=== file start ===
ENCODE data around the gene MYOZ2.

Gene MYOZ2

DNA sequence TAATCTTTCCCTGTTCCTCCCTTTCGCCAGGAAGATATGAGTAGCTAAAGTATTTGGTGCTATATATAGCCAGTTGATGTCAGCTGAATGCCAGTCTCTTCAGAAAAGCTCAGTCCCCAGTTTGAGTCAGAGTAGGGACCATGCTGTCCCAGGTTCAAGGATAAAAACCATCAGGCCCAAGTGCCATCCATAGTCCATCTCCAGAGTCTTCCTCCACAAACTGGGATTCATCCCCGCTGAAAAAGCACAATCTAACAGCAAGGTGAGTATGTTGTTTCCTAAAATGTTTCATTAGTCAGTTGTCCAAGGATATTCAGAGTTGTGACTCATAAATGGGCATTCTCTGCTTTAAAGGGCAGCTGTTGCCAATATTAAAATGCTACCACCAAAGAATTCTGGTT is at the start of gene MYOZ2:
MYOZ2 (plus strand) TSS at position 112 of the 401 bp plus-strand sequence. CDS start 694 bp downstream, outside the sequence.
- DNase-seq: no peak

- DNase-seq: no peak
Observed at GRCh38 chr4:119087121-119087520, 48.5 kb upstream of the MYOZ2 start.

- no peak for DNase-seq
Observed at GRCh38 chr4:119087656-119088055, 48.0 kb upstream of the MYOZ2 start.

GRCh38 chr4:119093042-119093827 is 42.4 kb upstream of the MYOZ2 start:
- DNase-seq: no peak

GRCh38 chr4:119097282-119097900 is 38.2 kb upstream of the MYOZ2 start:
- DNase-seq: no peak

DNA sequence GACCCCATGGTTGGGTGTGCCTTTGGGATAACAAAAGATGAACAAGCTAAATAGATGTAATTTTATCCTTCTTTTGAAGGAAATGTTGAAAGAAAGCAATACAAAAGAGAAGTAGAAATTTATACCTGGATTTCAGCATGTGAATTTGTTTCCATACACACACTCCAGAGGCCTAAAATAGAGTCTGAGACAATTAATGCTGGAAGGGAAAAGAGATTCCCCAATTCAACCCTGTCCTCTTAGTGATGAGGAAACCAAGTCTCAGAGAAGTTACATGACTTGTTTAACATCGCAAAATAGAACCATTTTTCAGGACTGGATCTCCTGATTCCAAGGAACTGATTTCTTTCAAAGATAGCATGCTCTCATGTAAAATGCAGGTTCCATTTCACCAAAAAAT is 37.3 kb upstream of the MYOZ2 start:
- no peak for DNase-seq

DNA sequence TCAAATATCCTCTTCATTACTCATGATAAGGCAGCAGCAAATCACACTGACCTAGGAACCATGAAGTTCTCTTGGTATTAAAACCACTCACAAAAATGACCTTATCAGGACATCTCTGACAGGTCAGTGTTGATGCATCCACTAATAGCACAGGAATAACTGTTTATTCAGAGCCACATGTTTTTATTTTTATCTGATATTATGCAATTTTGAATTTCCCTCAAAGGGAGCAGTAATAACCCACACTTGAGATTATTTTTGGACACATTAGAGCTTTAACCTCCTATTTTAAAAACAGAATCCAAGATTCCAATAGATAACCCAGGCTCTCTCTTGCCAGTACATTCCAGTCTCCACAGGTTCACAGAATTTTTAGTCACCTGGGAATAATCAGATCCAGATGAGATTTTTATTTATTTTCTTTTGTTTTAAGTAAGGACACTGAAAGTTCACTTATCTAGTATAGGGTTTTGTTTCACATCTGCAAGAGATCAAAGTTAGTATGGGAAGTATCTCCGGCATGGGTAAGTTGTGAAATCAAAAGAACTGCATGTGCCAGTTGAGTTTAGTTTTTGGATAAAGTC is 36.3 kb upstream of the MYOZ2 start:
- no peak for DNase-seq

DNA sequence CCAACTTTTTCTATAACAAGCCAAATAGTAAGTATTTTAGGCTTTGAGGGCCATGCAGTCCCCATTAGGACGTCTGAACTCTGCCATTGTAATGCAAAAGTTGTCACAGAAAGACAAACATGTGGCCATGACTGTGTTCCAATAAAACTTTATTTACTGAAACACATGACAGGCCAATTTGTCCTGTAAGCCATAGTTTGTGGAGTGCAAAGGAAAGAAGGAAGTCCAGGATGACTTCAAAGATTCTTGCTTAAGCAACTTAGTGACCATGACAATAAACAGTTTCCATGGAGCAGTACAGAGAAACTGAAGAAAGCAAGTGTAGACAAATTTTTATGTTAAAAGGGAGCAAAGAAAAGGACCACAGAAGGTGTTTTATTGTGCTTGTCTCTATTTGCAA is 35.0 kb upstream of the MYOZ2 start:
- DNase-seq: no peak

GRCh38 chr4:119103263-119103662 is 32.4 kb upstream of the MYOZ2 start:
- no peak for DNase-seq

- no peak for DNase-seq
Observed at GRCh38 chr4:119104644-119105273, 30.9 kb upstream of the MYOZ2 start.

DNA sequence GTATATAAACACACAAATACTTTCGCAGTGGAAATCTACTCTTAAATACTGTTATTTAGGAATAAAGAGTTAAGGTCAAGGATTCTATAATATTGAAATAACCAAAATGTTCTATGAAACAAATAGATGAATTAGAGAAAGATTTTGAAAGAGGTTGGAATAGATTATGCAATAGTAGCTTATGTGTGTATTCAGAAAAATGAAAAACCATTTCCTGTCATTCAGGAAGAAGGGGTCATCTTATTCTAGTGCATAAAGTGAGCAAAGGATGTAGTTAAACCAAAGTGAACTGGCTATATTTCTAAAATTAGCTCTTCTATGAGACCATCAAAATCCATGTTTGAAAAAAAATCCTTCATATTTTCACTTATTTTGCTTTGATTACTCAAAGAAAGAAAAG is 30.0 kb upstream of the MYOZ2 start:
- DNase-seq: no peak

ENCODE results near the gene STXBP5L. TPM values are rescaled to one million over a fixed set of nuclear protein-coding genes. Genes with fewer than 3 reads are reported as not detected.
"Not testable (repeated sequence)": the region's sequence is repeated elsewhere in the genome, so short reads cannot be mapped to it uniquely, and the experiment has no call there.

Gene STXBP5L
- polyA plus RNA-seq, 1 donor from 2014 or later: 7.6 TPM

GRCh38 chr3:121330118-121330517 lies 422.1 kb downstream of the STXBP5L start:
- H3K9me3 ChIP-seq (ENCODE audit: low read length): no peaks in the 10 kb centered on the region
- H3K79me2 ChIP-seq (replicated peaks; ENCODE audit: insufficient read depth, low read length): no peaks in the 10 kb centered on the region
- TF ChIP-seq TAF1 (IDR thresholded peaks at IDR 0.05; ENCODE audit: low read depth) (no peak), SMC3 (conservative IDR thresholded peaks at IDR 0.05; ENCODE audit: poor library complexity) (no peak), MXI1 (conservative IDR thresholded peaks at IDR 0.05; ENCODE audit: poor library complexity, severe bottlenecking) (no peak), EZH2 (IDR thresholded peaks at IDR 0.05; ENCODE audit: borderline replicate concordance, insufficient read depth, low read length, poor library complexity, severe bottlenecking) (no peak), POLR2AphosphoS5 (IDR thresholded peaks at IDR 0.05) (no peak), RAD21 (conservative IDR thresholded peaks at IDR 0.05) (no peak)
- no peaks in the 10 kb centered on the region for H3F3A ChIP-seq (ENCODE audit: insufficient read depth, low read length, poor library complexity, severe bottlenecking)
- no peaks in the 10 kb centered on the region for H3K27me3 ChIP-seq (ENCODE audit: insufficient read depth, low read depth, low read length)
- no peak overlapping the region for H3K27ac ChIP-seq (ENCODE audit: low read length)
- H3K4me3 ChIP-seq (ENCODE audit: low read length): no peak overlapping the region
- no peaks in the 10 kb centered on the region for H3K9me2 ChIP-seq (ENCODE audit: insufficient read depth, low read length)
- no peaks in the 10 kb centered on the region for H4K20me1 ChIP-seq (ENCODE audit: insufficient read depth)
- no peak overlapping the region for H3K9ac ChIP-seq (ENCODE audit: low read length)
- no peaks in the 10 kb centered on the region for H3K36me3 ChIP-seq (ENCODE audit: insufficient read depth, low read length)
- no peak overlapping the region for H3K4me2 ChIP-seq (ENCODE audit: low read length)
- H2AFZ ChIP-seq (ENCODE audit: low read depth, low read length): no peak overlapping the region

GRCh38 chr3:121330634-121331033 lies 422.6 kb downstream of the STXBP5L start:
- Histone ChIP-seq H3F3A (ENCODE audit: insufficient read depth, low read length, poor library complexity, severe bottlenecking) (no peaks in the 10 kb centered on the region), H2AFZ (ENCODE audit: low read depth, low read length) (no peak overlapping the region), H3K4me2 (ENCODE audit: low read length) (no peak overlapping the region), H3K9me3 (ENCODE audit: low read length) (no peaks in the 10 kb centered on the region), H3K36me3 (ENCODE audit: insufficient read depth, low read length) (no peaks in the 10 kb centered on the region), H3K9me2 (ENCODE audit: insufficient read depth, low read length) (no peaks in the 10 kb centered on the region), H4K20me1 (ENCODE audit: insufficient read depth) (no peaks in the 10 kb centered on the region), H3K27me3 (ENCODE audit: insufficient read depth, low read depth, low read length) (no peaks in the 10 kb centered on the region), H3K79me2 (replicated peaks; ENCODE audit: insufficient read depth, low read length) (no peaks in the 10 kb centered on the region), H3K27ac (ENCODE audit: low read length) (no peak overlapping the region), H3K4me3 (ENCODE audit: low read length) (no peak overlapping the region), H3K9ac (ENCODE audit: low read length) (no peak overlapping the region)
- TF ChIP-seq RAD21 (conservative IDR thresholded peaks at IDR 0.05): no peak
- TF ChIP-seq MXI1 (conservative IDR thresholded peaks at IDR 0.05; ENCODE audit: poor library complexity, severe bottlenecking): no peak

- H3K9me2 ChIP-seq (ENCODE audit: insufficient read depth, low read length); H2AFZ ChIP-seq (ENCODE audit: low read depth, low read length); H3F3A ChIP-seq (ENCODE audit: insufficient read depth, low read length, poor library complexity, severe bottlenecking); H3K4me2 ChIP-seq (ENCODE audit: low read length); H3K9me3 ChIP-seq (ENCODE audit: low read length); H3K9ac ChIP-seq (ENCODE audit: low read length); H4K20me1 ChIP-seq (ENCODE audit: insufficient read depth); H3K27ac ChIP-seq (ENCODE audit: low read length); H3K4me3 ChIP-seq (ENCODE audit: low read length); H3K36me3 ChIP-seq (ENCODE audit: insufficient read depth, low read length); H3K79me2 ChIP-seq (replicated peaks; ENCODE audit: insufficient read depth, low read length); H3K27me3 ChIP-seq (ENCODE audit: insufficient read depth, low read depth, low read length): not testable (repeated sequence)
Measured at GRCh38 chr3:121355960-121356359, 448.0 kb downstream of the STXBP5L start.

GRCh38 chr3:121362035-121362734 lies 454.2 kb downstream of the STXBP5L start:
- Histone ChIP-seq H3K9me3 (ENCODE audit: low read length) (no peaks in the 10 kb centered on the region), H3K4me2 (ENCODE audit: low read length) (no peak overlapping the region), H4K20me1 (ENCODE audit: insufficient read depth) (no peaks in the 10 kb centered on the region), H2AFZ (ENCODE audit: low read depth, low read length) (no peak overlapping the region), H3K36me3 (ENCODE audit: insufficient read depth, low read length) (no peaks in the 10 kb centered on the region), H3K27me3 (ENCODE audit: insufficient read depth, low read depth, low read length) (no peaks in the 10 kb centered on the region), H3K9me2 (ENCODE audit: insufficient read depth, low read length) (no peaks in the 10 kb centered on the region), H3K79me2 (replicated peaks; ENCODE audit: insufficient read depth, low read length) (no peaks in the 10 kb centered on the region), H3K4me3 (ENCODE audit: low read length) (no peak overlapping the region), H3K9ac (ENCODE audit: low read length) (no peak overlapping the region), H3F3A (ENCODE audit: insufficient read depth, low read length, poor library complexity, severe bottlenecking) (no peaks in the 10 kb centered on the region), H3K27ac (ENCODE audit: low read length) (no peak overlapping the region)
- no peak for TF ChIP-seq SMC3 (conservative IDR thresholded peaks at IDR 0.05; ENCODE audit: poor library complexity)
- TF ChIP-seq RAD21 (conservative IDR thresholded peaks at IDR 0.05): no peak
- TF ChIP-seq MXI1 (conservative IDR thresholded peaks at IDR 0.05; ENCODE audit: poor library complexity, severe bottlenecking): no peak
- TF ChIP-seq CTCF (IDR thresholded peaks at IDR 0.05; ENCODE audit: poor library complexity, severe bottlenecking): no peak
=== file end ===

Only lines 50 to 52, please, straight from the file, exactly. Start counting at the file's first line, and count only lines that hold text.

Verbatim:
GRCh38 chr3:121362035-121362734 lies 454.2 kb downstream of the STXBP5L start:
- Histone ChIP-seq H3K9me3 (ENCODE audit: low read length) (no peaks in the 10 kb centered on the region), H3K4me2 (ENCODE audit: low read length) (no peak overlapping the region), H4K20me1 (ENCODE audit: insufficient read depth) (no peaks in the 10 kb centered on the region), H2AFZ (ENCODE audit: low read depth, low read length) (no peak overlapping the region), H3K36me3 (ENCODE audit: insufficient read depth, low read length) (no peaks in the 10 kb centered on the region), H3K27me3 (ENCODE audit: insufficient read depth, low read depth, low read length) (no peaks in the 10 kb centered on the region), H3K9me2 (ENCODE audit: insufficient read depth, low read length) (no peaks in the 10 kb centered on the region), H3K79me2 (replicated peaks; ENCODE audit: insufficient read depth, low read length) (no peaks in the 10 kb centered on the region), H3K4me3 (ENCODE audit: low read length) (no peak overlapping the region), H3K9ac (ENCODE audit: low read length) (no peak overlapping the region), H3F3A (ENCODE audit: insufficient read depth, low read length, poor library complexity, severe bottlenecking) (no peaks in the 10 kb centered on the region), H3K27ac (ENCODE audit: low read length) (no peak overlapping the region)
- no peak for TF ChIP-seq SMC3 (conservative IDR thresholded peaks at IDR 0.05; ENCODE audit: poor library complexity)